For the fist time in quite a while I find myself with an afternoon free and time to focus on work for myself. So, with this in mind, I'm going to add a bit of content to my much-neglected website and provide some examples of my work for those of you who may be interested in engaging my professional services. To this end, here's the first of three articles I wrote for SurfCareers.com last year.
The perks of working in the surf industry
If you take a person who really enjoys their job and do a little digging into why they enjoy it, there’s a good chance that they will tell you it’s not necessarily the job itself that they love, but rather it’s the perks that make it really worth coming back to day after day. It might seem obvious to assert that working in the surf industry comes with its own suite of added bonuses. But what are some of the benefits that make working in and around the world of surfing so attractive?
First things first – what is the surf industry?
The surf industry itself is really just an unruly hodgepodge of subsectors, pursuits, interests and vices, all brought together by an affiliation with the ocean and those who play in it. Because of this, the perks are equally diverse. But some are more widespread than others and span, with a presence that spans across industry subdivisions. For the sake of brevity, we will focus this post on just a small selection of these broad-impact sweeteners.
Whether you are looking for it or not, working in the surf industry is cool. Tell anyone you work in a surf-related job and their first reaction, nine times out of ten, will be “cool”, tinged with just a little bit of envy. And let’s face it - surfing is cool. Not the superficial, “look at me, I’m part of the in-crowd” kind of cool, but rather the interesting, creative and intellectually engaging kind of cool. People seem to instinctively recognise this about surfing, even if they have yet to experience it themselves, and if you are working in a surf-related job, it is by way of this association that your street cred climbs.
It’s all about the people
One of the biggest advantages of working in the surf industry is that you get to work and interact with a diverse assortment of switched on, creative people who are genuinely passionate about what they do. You’ll see it again and again on SurfCareers.com; interviews with people working in the industry who say they’re the luckiest person in the world, because they get paid to do the thing they love. That kind of enthusiasm is infectious and it can really inspire you to grab life by the scruff and squeeze every last drop of goodness from it.
There’s no question that everyone likes free stuff. Being a surfer is not a particularly cheap pastime, when you factor in the cost of equipment, transport, clothing and accessories. Whether you subscribe to it or not, fashion is a huge part of the surf industry and surf styles have enjoyed an ever-increasing popularity over the past couple of decades. Increased demand results in higher prices; it’s the nature of the beast. With this in mind, an employee’s discount can make a big difference to someone working in a relatively low paid retail position. Similarly, the cost of boards, wetsuits and other associated surfing equipment adds up pretty quickly and a staff discount could mean the difference between being sealed snugly within glued seams, or another winter spent suffering the repeated indignity of having a bucketful of freezing water wash down your back each time you duckdive.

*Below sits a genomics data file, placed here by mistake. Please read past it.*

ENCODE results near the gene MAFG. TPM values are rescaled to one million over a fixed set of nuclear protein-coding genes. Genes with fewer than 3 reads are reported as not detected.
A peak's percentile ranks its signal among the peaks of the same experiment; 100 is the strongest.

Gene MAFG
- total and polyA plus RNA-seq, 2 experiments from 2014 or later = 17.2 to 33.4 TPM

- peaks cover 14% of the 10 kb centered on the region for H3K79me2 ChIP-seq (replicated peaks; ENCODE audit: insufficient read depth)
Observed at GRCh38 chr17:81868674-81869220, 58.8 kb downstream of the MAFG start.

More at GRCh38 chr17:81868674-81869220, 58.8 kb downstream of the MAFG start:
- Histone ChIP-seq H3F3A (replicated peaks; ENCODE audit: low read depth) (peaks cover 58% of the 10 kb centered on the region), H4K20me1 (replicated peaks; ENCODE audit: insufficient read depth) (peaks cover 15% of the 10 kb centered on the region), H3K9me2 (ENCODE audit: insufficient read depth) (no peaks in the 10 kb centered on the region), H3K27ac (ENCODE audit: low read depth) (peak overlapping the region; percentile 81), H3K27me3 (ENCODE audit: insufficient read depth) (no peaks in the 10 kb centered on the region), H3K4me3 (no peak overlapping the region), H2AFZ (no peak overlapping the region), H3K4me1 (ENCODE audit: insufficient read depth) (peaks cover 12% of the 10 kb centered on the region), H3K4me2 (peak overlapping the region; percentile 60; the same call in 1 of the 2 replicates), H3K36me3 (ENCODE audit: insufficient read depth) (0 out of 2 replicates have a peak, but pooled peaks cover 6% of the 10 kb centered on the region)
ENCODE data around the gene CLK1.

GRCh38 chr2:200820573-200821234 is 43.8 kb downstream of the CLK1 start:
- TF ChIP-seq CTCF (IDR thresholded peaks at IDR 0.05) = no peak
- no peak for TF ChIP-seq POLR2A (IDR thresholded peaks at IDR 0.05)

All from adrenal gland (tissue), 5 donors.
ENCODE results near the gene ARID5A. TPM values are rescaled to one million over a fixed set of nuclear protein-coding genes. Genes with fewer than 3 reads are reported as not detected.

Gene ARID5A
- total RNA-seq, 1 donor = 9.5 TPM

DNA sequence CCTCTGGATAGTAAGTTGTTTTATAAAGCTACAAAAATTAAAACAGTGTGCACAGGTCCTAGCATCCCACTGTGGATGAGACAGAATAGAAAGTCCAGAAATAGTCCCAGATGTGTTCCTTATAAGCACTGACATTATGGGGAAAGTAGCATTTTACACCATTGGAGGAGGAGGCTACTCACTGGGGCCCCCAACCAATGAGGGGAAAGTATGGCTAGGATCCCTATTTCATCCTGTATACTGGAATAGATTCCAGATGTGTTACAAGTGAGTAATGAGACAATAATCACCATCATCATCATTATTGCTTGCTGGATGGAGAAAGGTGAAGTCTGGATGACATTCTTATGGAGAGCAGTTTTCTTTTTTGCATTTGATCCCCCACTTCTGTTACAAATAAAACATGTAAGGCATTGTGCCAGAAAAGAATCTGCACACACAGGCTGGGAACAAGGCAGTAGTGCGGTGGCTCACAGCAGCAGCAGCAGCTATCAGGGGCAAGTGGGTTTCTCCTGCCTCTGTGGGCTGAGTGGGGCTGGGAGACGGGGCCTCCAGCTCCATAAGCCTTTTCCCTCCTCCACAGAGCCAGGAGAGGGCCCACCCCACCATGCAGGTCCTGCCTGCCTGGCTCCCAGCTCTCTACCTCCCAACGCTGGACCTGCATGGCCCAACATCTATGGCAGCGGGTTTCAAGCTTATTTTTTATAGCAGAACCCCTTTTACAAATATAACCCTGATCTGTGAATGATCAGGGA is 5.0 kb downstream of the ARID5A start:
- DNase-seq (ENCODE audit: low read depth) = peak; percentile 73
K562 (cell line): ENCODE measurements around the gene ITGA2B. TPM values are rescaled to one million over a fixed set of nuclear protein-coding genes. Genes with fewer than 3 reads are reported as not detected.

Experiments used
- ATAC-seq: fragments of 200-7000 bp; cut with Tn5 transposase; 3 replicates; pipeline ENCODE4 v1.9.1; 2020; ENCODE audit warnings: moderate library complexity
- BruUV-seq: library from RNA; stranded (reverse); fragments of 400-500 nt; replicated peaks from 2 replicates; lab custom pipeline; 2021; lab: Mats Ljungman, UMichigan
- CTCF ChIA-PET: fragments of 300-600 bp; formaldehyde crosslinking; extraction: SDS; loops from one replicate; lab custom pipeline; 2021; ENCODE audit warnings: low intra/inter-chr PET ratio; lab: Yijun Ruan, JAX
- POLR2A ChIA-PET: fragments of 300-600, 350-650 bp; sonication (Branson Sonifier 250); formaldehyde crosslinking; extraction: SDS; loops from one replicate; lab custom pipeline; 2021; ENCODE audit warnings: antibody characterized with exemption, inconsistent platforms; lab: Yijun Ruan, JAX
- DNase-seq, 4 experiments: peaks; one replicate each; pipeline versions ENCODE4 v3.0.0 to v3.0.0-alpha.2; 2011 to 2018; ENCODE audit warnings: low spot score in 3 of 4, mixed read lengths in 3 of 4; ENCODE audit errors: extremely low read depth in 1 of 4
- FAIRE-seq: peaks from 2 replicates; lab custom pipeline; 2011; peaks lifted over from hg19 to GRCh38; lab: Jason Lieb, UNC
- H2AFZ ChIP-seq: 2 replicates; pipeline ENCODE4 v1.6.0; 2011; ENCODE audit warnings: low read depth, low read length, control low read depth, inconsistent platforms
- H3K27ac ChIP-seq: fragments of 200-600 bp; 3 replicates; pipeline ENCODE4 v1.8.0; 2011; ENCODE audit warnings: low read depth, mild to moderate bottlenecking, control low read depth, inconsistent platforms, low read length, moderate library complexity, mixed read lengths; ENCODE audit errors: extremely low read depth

Living and working close to the ocean
If you’re reading this blog, then it’s more than likely that you are, or intend in the near future, to become a surfer. Until wave pools become a viable reality, this requires the ocean - lake and river surfers notwithstanding. Live, work or even travel close to the ocean for any length of time and it will soon get under your skin and into your bloodstream. It is and has been a source of inspiration for countless generations of writers, musicians, artists and other creative people. Likewise, but perhaps more prosaically, nothing recharges the batteries quite like a dip in the briny blue. Working in a surf-related job is the perfect way to ensure that you are close to the source of inspiration, or just able to get to the surf quickly once you finish work for the day.
Health and fitness
Although there are still a few people who subscribe to the tired old stereotype of the live-hard, play-hard drug-addled surfie dropout, they are definitely in the minority these days. The health benefits of surfing are well documented and the today’s image of the archetypal surfer is far more optimistic, revolving around fitness, active lifestyle and the pursuit of positive peak experiences. If you are a surfer you are already experiencing these benefits each time you hit the water. But if you’re not, but want to learn, working in a surf-related job might be just the catalyst you need to keep the stoke levels high and turn that desire into a lifelong obsession, along with all it’s associated health benefits.
These are, of course, just five of the numerous perks that can be scored through working in the surf industry. Surfing is to many people a way of life, so really, any job you can get that facilitates more stoke, creative inspiration and opportunities to hit the water has got to be a positive in my books.